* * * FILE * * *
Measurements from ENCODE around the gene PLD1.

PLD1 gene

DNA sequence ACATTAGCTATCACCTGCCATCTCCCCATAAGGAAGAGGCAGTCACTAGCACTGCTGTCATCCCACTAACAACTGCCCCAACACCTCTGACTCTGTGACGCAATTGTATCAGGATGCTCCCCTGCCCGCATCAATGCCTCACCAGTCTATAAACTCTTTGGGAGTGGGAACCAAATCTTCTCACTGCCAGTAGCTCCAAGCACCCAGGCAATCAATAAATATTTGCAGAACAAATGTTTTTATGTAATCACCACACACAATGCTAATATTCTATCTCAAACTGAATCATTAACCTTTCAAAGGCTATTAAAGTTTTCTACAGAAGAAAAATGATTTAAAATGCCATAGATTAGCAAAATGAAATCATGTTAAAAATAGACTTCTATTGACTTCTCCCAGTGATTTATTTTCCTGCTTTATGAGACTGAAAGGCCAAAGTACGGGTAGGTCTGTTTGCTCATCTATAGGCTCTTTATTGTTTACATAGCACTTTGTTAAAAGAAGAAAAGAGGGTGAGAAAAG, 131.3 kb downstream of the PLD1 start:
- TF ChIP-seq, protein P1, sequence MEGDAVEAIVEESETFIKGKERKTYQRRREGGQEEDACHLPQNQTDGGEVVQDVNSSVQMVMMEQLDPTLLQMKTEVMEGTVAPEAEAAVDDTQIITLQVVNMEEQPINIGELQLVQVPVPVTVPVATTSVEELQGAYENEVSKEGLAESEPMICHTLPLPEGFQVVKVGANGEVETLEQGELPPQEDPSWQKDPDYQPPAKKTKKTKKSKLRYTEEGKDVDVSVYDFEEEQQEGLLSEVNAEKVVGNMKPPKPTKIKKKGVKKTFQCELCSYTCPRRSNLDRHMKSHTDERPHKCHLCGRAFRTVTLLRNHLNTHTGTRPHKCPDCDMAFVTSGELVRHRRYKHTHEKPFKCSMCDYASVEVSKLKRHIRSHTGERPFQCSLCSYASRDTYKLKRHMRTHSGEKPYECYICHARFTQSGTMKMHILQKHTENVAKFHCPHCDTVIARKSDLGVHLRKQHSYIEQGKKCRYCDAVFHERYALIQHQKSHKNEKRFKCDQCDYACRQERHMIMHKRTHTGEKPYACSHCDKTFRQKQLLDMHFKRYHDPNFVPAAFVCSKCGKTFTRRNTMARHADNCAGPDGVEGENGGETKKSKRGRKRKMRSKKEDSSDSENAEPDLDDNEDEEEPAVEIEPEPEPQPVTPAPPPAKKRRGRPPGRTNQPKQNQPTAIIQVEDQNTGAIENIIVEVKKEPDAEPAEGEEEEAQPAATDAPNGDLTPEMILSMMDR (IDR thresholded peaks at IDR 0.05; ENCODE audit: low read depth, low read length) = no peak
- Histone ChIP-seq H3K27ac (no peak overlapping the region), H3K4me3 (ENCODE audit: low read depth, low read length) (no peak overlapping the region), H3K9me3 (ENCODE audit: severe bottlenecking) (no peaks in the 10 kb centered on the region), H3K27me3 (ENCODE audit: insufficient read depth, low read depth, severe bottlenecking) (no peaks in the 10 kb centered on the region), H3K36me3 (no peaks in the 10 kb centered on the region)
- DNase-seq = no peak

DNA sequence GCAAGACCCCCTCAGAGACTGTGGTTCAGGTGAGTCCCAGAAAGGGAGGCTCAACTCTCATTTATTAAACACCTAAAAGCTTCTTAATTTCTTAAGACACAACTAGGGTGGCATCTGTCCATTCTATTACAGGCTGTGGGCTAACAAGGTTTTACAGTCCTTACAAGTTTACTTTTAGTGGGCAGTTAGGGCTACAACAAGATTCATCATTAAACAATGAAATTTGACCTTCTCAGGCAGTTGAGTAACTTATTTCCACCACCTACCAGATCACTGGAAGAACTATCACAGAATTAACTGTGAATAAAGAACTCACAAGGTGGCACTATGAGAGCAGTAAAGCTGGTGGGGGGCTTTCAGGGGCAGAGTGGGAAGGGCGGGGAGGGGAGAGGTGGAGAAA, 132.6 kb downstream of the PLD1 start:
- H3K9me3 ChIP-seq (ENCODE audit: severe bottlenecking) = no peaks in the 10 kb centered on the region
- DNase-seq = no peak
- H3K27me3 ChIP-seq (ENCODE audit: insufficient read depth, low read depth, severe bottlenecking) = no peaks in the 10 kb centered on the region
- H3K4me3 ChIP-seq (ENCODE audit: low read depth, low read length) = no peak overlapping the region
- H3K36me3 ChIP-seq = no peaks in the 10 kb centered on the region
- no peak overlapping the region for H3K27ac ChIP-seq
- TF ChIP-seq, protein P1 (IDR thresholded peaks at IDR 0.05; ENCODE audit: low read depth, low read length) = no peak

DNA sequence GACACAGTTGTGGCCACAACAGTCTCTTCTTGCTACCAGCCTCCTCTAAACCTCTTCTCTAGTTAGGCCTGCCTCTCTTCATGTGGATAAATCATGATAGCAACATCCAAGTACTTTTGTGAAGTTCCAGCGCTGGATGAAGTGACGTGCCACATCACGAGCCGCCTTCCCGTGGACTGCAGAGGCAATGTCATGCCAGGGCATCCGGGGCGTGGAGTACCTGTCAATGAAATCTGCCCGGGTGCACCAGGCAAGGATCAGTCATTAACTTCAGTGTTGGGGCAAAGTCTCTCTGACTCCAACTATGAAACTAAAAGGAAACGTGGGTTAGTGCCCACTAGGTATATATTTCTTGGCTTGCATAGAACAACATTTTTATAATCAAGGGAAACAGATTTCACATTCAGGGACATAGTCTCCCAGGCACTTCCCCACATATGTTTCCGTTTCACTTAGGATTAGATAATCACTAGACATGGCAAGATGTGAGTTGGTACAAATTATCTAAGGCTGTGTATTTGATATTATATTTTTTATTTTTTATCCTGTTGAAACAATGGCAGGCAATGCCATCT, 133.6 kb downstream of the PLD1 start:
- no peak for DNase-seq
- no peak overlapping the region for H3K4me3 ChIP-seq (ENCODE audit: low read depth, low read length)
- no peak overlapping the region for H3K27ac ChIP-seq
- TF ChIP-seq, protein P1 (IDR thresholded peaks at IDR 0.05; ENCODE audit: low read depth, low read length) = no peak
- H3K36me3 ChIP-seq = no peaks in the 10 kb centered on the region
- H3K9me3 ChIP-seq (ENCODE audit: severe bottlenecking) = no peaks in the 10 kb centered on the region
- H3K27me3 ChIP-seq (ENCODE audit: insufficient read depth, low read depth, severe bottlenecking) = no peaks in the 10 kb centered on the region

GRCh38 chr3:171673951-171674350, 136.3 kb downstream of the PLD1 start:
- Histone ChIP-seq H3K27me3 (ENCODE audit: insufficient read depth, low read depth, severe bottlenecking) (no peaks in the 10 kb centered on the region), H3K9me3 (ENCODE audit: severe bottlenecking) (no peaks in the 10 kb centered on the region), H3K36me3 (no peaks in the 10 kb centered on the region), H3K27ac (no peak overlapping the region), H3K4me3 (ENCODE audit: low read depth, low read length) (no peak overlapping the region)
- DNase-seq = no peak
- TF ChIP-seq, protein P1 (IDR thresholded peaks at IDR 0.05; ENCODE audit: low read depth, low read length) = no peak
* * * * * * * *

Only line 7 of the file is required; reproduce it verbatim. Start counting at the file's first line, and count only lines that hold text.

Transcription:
DNA sequence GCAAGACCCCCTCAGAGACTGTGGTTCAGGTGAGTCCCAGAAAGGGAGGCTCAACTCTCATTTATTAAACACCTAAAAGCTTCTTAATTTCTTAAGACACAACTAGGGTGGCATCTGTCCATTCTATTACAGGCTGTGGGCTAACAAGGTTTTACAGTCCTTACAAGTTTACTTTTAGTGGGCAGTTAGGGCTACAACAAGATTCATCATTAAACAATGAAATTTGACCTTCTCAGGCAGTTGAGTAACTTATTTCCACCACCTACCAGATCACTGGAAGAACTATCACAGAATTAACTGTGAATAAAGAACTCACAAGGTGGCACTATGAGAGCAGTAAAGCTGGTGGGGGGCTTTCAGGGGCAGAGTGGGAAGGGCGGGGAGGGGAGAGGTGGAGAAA, 132.6 kb downstream of the PLD1 start: